Thursday, 7 August 2008

Sentencing Statistics

A request by Boss for information on sentencing in Sheriff Courts broken down by crime and individual court brought some revealing information.

But before I go into it, I'd state that although Arbroath has its share of problems with drink, drugs and anti social behaviour, they are no greater than those faced in any similar sized town in UK and all the necessary agencies are working hard to combat it.

That said, let me set the scene. Arbroath Sheriff Court is an attractive building on Arbroath High Street. Outside the court is a semi circle (facing the door of the court) with public seating and a couple of phone boxes. Unfortunately, this public seating appears to act as a magnet for the accused and their supporters, some of whom often appear under the influence of drink or some other miracle of modern chemistry. It's like circus some days.

Inside the court, justice is done and sentences handed down to those convicted. A look at the sentencing record though hardly fills me with confidence. In eight subjects, ranging from Common Assault to Drunk Driving, Arbroath only exceeds the Scottish average custodial sentence for one of them (theft). In some cases, it's well below the average.

Last year across Scotland, an average of fourteen percent of those convicted of Common Assault received a custodial sentence. In Arbroath, it was only eight percent. Those that were jailed for this, were jailed for shorter periods, and those that were fined received a smaller fine than the national average too.

Another example, Housebreaking a crime which can leave victims with a deep sense of violation and anxiety, and also sees them lose items that they have worked so hard for, attracts a custodial sentence in only thirty six percent of cases against an average of forty five percent nationally. In stark contrast, those living in Fort William will no doubt be cheered by the fact that one hundred percent of convicted burglars were sent to jail. Personally, if some chav broke into my flat and nicked the stuff that I had saved so hard to buy, I'd be looking for the wee shite to be doing time for it. But I guess I'd have to move to Fort William for that.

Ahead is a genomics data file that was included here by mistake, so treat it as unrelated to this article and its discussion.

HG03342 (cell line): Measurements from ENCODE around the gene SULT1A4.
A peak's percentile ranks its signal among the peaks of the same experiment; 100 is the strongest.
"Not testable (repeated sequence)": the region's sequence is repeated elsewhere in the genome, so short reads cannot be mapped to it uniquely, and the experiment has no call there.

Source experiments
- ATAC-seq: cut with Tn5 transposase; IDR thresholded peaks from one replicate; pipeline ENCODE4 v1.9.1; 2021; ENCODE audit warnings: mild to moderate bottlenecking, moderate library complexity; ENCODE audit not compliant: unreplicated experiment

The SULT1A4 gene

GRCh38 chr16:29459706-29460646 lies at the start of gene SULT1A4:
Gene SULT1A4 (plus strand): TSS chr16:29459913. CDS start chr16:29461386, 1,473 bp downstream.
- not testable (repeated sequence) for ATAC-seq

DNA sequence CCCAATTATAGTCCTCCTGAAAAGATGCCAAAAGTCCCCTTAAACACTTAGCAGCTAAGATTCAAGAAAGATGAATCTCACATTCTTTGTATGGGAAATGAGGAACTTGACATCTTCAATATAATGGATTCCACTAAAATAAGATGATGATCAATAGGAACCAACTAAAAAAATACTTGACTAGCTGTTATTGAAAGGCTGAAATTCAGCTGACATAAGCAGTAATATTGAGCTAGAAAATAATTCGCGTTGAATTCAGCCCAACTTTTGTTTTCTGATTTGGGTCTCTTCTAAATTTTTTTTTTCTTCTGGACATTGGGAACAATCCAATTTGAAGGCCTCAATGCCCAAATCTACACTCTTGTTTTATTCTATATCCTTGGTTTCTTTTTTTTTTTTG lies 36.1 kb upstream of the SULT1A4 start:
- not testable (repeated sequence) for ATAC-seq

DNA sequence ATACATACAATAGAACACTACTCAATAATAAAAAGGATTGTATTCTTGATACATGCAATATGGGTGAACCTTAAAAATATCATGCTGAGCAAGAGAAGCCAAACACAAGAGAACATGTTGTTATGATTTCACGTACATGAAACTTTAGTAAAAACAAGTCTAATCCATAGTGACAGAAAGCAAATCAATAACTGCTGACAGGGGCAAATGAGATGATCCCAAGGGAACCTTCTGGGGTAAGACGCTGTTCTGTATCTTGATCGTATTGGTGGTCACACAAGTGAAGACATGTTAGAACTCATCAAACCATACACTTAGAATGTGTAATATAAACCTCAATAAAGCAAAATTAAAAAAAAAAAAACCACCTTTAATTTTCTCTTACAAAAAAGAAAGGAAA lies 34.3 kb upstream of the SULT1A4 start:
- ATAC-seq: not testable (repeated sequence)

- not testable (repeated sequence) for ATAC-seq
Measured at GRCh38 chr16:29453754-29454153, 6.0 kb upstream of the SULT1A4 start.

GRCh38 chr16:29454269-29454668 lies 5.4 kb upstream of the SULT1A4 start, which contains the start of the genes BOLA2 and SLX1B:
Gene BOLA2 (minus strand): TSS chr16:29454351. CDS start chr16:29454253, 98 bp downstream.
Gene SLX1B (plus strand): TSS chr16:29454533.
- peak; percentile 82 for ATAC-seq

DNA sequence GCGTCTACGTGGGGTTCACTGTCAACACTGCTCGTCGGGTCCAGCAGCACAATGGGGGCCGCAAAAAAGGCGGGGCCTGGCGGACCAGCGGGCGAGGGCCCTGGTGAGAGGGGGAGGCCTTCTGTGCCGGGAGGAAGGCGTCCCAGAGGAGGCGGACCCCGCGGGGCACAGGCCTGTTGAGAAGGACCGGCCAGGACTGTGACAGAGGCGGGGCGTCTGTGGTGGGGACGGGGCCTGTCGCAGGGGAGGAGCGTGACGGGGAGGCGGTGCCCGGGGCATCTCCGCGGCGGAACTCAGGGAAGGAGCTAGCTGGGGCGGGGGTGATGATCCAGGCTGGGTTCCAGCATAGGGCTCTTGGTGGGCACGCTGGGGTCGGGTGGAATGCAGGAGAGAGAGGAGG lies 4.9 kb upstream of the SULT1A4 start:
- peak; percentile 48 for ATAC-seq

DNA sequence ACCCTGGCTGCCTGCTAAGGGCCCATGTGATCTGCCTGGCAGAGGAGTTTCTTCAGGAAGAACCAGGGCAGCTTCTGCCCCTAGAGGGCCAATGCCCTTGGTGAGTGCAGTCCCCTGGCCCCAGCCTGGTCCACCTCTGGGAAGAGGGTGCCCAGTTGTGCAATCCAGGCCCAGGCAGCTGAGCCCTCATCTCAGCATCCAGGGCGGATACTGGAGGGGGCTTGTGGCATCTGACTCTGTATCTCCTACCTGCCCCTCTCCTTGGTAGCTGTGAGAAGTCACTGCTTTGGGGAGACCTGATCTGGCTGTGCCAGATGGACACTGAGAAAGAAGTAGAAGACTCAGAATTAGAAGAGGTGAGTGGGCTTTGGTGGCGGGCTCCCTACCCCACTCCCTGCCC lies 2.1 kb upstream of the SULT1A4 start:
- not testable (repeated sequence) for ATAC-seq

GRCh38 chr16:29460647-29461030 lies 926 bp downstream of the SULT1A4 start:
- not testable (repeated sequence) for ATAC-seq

I appreciate that custodial sentences are not appropriate all the time, and that other punishments have their place, but I'd like to see more punitive punishments handed down that not only reflect the crime, but also take into account the expectations of the community who want to live their lives without fear of becoming a victim, and if they do become a victim, then they want to see realistic punishments handed down for the crime committed against them.

The irony is of course, that when a Sheriff, any Sheriff, sends a criminal to jail, then they are no sooner inside, when Justice Minister Kenny MacAskill and his colleagues are falling over themselves to let them out again.

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